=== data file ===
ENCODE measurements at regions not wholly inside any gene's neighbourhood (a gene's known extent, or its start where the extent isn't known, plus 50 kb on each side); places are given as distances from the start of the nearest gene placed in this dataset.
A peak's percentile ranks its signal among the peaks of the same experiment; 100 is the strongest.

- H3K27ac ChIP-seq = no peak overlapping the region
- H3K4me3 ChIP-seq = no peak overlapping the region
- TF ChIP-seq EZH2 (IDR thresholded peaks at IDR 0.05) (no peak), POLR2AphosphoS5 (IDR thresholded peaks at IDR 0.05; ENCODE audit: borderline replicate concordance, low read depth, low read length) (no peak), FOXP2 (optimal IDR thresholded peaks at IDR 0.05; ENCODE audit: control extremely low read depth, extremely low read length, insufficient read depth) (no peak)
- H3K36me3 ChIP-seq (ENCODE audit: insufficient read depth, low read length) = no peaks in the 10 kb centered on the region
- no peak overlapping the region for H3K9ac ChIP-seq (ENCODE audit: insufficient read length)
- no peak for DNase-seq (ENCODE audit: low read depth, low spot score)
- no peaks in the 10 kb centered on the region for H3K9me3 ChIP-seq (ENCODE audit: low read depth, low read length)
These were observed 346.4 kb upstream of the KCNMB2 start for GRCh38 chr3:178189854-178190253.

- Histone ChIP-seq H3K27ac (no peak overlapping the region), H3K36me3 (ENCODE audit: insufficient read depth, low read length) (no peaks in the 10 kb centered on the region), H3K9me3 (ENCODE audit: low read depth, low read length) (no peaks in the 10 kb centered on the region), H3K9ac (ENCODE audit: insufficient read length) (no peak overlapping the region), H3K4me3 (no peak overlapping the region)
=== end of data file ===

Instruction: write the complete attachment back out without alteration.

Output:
ENCODE measurements at regions not wholly inside any gene's neighbourhood (a gene's known extent, or its start where the extent isn't known, plus 50 kb on each side); places are given as distances from the start of the nearest gene placed in this dataset.
A peak's percentile ranks its signal among the peaks of the same experiment; 100 is the strongest.

- H3K27ac ChIP-seq = no peak overlapping the region
- H3K4me3 ChIP-seq = no peak overlapping the region
- TF ChIP-seq EZH2 (IDR thresholded peaks at IDR 0.05) (no peak), POLR2AphosphoS5 (IDR thresholded peaks at IDR 0.05; ENCODE audit: borderline replicate concordance, low read depth, low read length) (no peak), FOXP2 (optimal IDR thresholded peaks at IDR 0.05; ENCODE audit: control extremely low read depth, extremely low read length, insufficient read depth) (no peak)
- H3K36me3 ChIP-seq (ENCODE audit: insufficient read depth, low read length) = no peaks in the 10 kb centered on the region
- no peak overlapping the region for H3K9ac ChIP-seq (ENCODE audit: insufficient read length)
- no peak for DNase-seq (ENCODE audit: low read depth, low spot score)
- no peaks in the 10 kb centered on the region for H3K9me3 ChIP-seq (ENCODE audit: low read depth, low read length)
These were observed 346.4 kb upstream of the KCNMB2 start for GRCh38 chr3:178189854-178190253.

- Histone ChIP-seq H3K27ac (no peak overlapping the region), H3K36me3 (ENCODE audit: insufficient read depth, low read length) (no peaks in the 10 kb centered on the region), H3K9me3 (ENCODE audit: low read depth, low read length) (no peaks in the 10 kb centered on the region), H3K9ac (ENCODE audit: insufficient read length) (no peak overlapping the region), H3K4me3 (no peak overlapping the region)